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Texas' abortion law led some to get abortion pills in Mexico, with grim consequences

ARI SHAPIRO, HOST:

Since Texas passed an anti-abortion law in September, more and more women have been going to unregulated pharmacies in Mexican border towns to get abortion pills. As NPR's John Burnett reports, this last-resort option could be a sign of what's to come for many others if the Supreme Court overturns Roe vs. Wade.

JOHN BURNETT, BYLINE: The main street of Nuevo Progreso, Mexico - just across the sluggish Rio Grande from Weslaco, Texas - is a chaotic border bazaar that caters to American day-trippers.

UNIDENTIFIED PERSON #1: Hey, sir, you looking for something? Dental procedure...

BURNETT: Prescription eyeglasses, dental fillings, switchblades, tequila shots and over-the-counter medicine.

UNIDENTIFIED PERSON #2: Pharmacy?

BURNETT: You can buy many medications in pharmacies here without a prescription, including the pills that have transformed the way women are ending pregnancies. Today, more than half of all abortions in the United States are achieved by what's called a medication abortion, as opposed to a traditional surgical abortion. The FDA has approved mifepristone and misoprostol as safe and effective in the first 10 weeks of pregnancy.

An employee in Garcia's Pharmacy named Walter Garza has noticed a sharp increase in a certain clientele.

WALTER GARZA: You should see how many girls come and try to get an abortion. A lot - like, crazy.

BURNETT: He says the two-pill combination, along with his consultation about how to use them, is $400. But he's not a doctor. He's not even a pharmacist.

And where did you learn how to give them advice - medical advice?

GARZA: A doctor, you know (laughter)?

BURNETT: The doctor told you.

GARZA: Yeah.

BURNETT: But you're not trained to give them advice.

GARZA: No. No, I'm not.

BURNETT: A Texas law that went into effect last September all but outlaws abortions after six weeks. And with the U.S. Supreme Court poised to overturn Roe v. Wade, these bans are expected to become more common nationwide. A woman down in the Rio Grande Valley who wants to visit a clinic with the fewest restrictions has to drive 14 hours to Las Cruces, N.M., or she can drive a half hour to the border and visit a Mexican pharmacy.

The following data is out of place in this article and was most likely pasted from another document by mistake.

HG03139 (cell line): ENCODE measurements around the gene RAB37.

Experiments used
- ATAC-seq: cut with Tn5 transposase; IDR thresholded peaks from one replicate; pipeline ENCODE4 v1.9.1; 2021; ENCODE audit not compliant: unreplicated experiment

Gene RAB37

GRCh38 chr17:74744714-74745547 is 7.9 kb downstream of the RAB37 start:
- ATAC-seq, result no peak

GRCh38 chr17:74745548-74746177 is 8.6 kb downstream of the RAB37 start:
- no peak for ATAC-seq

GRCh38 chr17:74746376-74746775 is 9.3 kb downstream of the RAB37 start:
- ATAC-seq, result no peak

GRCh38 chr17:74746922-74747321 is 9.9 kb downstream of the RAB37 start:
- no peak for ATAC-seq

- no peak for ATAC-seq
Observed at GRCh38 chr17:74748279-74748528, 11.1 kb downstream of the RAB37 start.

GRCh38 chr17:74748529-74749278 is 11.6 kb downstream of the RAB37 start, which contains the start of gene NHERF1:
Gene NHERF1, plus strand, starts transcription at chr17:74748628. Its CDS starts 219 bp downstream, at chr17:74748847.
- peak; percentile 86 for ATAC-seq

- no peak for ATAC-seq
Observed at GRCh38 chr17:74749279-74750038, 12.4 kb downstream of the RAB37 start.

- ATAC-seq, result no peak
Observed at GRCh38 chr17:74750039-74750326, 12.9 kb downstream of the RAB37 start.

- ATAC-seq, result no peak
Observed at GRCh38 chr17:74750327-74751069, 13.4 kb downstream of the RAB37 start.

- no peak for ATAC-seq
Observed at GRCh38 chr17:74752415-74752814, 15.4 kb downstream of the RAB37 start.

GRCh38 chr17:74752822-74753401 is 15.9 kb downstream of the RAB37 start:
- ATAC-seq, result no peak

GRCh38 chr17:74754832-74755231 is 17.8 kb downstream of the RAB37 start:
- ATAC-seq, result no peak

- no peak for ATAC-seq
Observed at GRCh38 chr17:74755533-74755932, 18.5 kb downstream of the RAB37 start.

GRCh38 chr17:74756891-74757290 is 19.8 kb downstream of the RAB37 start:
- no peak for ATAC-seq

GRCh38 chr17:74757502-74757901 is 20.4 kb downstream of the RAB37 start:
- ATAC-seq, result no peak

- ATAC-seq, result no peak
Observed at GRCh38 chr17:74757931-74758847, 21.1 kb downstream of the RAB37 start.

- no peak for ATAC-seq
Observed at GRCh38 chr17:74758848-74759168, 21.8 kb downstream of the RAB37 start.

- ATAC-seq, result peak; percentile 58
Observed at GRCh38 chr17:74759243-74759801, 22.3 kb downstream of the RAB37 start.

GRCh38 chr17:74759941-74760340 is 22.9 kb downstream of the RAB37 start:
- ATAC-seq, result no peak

Under the new law, physicians in Texas are forbidden from prescribing abortion pills. Planned Parenthood and other organizations have posted detailed information online about how to take abortion pills and what to expect, but some customers may just rely on the pharmacy clerk for their information.

CARLA ANGULO-PASEL: And the problem with that, of course, becomes the regulation aspect.

BURNETT: Carla Angulo-Pasel is a political scientist at the University of Texas Rio Grande Valley.

ANGULO-PASEL: We don't know if they have been FDA approved, and then you have the problem of not even needing a prescription, so there is no actual medical attention given to these women. Women are just - you know, out of desperation.

BURNETT: There can be complications, says Dr. Roberto Diaz-Gonzalez, an OB/GYN at the Brownsville Community Health Center.

ROBERTO DIAZ-GONZALEZ: Probably the most common complication with the medication will be incomplete abortion. That means that not all the tissue came out. And if the patient doesn't go and look for care, that can create an infection.

BURNETT: With Texas' strict anti-abortion law, women in the Rio Grande Valley have had a foretaste of a post-Roe world, but activists have resisted. Nancy Cardenas-Pena is Texas state director for the National Latina Institute for Reproductive Justice.

NANCY CARDENAS PENA: People in red states still deserve access to abortion care, and so we'll continue fighting every single step of the way in areas like the Rio Grande Valley.

BURNETT: She offers two examples of pushing back. When the city of Edinburg, Texas, tried to declare itself a, quote, "sanctuary for the unborn" last summer, after hours of public comments against the ordinance, it went nowhere. And last month, when a 26-year-old woman was arrested and jailed for murder in Rio Grande City for having a self-induced abortion, the abortion rights community swung into action to win her release. Ultimately, the charges were dropped.

John Burnett, NPR News, McAllen, Texas. Transcript provided by NPR, Copyright NPR.

As NPR's Southwest correspondent based in Austin, Texas, John Burnett covers immigration, border affairs, Texas news and other national assignments. In 2018, 2019 and again in 2020, he won national Edward R. Murrow Awards from the Radio-Television News Directors Association for continuing coverage of the immigration beat. In 2020, Burnett along with other NPR journalists, were finalists for a duPont-Columbia Award for their coverage of the Trump Administration's Remain in Mexico program. In December 2018, Burnett was invited to participate in a workshop on Refugees, Immigration and Border Security in Western Europe, sponsored by the RIAS Berlin Commission.